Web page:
The Assembly also adopted without a vote a second text from the Commission’s report, “Protection of persons in the event of disasters”, in which the Assembly expressed its appreciation for the International Law Commission’s continuing contribution to the codification and progressive development of international law, and invited Governments to submit their comments to the Commission concerning its recommendation to elaborate a convention based on the related draft articles.
The General Assembly continued by adopting without a vote the resolution “Diplomatic Protection” (document A/71/510). By the text, the Assembly invited Governments to submit in writing to the Secretary-General any comments on the matter, including comments concerning the recommendation by the International Law Commission to elaborate a convention on the basis of the articles.
Also before the Assembly was the resolution, “Consideration of prevention of transboundary harm from hazardous activities and allocation of loss in the case of such harm” (document A/71/511), which, among other things, invited Governments to submit comments regarding the form of the respective articles and principles, including in relation to the elaboration of a convention, as well as on any practice in relation to the application of the articles and principles. The text also requested the Secretary-General to submit a compilation of decisions of international courts, tribunals and other bodies referring to such articles and principles.
Acting again without a vote, the Assembly adopted the resolution “Status of the Protocols Additional to the Geneva Conventions of 1949 and relating to the protection of victims of armed conflicts” (document A/71/512). Included in the text was a call to States parties to the Geneva Conventions that had not yet done so to consider becoming parties to the Additional Protocols at the earliest possible date. As well, all States that were already parties to Protocol I, or those States not parties, were called on becoming parties to Protocol I, to make the declaration provided for under article 90 of that Protocol and to consider making use, where appropriate, of the services of the International Humanitarian Fact‑Finding Commission. Also noted were the 10 resolutions adopted at the Thirty‑second International Conference of the Red Cross and Red Crescent, held in Geneva in 2015, which aim at strengthening international humanitarian law and recommend the continuation of an inclusive, State‑driven intergovernmental process to find agreement on features and functions of a potential forum of States and to find ways to enhance the implementation of international humanitarian law.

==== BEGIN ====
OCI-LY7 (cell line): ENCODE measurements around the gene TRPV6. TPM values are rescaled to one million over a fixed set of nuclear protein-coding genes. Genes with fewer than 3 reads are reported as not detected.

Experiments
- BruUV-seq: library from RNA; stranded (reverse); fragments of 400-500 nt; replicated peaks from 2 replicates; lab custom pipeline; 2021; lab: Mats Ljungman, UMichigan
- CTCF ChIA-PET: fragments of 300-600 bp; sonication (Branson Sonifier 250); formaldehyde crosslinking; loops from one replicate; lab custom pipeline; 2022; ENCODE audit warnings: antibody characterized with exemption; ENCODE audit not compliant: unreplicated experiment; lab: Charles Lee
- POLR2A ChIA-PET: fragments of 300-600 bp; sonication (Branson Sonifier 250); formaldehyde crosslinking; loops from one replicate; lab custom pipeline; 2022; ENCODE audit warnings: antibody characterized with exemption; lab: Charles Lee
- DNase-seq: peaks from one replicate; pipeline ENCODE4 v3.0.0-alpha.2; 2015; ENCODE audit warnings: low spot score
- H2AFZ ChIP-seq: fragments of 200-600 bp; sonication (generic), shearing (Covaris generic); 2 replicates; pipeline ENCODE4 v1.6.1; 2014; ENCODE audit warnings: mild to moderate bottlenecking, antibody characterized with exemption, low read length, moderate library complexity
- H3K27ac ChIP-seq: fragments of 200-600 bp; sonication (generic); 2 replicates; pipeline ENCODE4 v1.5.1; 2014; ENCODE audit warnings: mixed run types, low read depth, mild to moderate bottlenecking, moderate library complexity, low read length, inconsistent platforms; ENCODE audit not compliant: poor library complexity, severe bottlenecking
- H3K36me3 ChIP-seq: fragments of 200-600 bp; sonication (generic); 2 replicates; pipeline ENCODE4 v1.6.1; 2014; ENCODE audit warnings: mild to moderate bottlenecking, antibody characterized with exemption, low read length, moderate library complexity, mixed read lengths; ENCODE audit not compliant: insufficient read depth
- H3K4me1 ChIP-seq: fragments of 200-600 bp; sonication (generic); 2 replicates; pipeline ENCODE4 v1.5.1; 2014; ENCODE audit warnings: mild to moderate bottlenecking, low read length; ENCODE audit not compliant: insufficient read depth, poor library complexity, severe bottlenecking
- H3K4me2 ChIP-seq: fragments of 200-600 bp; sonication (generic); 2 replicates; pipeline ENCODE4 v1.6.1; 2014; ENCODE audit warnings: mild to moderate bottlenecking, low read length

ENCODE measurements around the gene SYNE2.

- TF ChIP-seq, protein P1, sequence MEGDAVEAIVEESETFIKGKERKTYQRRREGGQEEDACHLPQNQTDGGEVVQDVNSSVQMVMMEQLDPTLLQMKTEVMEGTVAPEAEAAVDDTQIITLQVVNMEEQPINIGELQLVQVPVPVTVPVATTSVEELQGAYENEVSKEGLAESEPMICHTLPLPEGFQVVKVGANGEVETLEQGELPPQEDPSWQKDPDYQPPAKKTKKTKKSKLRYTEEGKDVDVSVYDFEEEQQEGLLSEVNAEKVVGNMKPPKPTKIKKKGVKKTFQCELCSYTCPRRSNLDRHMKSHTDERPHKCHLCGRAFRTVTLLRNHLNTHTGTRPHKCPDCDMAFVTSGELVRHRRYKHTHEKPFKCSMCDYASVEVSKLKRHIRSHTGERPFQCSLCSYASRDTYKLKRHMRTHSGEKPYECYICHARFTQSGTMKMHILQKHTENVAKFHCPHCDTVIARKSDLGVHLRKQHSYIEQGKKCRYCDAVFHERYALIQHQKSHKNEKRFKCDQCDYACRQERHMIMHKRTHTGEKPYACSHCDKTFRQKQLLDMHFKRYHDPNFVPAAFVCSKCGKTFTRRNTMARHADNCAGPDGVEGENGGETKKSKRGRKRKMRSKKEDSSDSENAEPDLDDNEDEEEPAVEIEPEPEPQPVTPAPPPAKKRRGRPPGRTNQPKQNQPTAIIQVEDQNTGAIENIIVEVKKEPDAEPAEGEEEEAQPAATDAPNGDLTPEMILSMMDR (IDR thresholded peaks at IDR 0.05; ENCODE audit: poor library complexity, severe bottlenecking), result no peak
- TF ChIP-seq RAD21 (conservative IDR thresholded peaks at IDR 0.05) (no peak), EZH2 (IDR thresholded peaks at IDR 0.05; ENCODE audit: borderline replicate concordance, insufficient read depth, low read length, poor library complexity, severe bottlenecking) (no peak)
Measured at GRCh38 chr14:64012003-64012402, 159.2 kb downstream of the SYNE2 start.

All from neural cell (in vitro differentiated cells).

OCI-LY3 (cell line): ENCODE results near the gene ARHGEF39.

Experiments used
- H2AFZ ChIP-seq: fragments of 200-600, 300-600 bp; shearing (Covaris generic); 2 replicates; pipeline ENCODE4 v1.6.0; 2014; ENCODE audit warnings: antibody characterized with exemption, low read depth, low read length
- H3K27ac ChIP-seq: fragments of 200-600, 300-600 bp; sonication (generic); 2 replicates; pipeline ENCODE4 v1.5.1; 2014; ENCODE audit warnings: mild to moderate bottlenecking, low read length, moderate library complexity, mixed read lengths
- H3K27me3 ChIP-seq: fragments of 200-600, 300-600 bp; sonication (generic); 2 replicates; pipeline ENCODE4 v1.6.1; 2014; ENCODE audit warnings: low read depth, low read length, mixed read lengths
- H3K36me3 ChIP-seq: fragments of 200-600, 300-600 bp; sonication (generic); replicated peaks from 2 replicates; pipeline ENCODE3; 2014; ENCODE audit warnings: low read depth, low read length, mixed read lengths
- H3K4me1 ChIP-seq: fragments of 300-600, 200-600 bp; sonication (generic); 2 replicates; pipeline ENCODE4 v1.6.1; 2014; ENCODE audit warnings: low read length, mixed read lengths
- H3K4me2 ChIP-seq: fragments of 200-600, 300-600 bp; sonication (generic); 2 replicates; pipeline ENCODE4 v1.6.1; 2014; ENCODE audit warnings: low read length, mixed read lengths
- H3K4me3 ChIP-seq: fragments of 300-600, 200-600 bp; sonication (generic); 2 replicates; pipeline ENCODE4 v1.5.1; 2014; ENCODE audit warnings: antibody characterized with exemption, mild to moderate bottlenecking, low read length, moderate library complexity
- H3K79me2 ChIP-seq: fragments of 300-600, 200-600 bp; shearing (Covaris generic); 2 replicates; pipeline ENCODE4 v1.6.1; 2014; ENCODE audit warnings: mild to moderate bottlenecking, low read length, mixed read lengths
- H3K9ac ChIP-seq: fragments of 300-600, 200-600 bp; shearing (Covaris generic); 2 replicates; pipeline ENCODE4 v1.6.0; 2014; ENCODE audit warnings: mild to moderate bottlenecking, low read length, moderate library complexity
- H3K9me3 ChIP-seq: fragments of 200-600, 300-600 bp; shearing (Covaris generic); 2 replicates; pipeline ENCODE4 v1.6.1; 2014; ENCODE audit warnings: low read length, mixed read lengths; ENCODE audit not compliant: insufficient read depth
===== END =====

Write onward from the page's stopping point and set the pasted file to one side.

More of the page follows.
The Assembly then took up the text, “Consideration of effective measures to enhance the protection, security and safety of diplomatic and consular missions and representatives” (document A/71/513), in which States were urged, among other things, to strictly observe, implement and enforce, including during armed conflict, all the applicable principles and rules of international law governing diplomatic and consular relations, including those relating to inviolability. States were also urged to take all appropriate measures at the national and international levels to prevent any acts of violence against the missions, representatives and officials, including during armed conflict, and to ensure, with the participation of the United Nations where appropriate, that such acts were fully investigated with a view to bringing offenders to justice.
The Assembly then adopted without a vote, the resolution “Report of the Special Committee on the Charter of the United Nations and on the Strengthening of the Role of the Organization” (document A/71/514). By that text, the General Assembly, among other things, requested the Special Committee to continue its consideration of all proposals concerning the question of the maintenance of international peace and security in all its aspects, and to consider other proposals on the matter that might be submitted at its session in 2017, which is to be held 21 February to 1 March 2017.
The Assembly then adopted without a vote, the resolution “Commemoration of the seventieth anniversary of the International Court of Justice” contained in the report, “Revitalization of the work of the General Assembly” (document A/71/519). By that text, the Assembly encouraged States to continue considering recourse to the Court by means available under its Statute, and called upon States that have not yet done so to consider accepting the jurisdiction of the Court in accordance with its Statute. It also called upon States to consider means of strengthening the Court’s work, including by supporting the Secretary-General’s Trust Fund to Assist States in the Settlement of Disputes through the International Court of Justice on a voluntary basis.